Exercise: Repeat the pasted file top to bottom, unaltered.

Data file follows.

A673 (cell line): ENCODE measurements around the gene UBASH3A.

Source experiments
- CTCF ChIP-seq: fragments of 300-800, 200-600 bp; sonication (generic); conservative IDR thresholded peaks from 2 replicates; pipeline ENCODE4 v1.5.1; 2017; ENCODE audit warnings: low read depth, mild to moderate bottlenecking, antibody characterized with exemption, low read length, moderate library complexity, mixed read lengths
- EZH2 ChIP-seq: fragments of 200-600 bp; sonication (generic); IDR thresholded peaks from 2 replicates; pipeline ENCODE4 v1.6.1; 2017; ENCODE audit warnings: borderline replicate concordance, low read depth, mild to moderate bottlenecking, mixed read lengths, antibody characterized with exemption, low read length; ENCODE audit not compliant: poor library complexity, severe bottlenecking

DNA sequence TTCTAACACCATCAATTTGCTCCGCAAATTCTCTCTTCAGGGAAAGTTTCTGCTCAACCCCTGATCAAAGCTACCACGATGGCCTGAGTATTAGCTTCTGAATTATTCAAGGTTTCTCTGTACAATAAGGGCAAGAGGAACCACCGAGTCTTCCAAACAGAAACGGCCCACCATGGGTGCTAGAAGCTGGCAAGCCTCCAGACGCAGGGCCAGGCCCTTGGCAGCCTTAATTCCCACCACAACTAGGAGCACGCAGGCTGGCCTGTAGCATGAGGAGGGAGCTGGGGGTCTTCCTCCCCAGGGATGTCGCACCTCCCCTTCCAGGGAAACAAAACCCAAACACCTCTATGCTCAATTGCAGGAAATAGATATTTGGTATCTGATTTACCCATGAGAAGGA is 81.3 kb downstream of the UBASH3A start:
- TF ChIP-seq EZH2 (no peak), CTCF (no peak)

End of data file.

A673 (cell line): ENCODE measurements around the gene UBASH3A.

Source experiments
- CTCF ChIP-seq: fragments of 300-800, 200-600 bp; sonication (generic); conservative IDR thresholded peaks from 2 replicates; pipeline ENCODE4 v1.5.1; 2017; ENCODE audit warnings: low read depth, mild to moderate bottlenecking, antibody characterized with exemption, low read length, moderate library complexity, mixed read lengths
- EZH2 ChIP-seq: fragments of 200-600 bp; sonication (generic); IDR thresholded peaks from 2 replicates; pipeline ENCODE4 v1.6.1; 2017; ENCODE audit warnings: borderline replicate concordance, low read depth, mild to moderate bottlenecking, mixed read lengths, antibody characterized with exemption, low read length; ENCODE audit not compliant: poor library complexity, severe bottlenecking

DNA sequence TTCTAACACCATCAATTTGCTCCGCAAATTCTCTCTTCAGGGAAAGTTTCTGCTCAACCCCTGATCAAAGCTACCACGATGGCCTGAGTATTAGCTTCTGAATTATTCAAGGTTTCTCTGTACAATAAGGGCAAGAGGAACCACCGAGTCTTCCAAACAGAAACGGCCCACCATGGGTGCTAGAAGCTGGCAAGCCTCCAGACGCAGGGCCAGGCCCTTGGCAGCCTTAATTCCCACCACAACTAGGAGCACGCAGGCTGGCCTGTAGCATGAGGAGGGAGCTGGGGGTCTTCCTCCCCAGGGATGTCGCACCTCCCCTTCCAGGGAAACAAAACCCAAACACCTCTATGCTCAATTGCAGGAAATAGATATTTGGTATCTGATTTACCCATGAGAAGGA is 81.3 kb downstream of the UBASH3A start:
- TF ChIP-seq EZH2 (no peak), CTCF (no peak)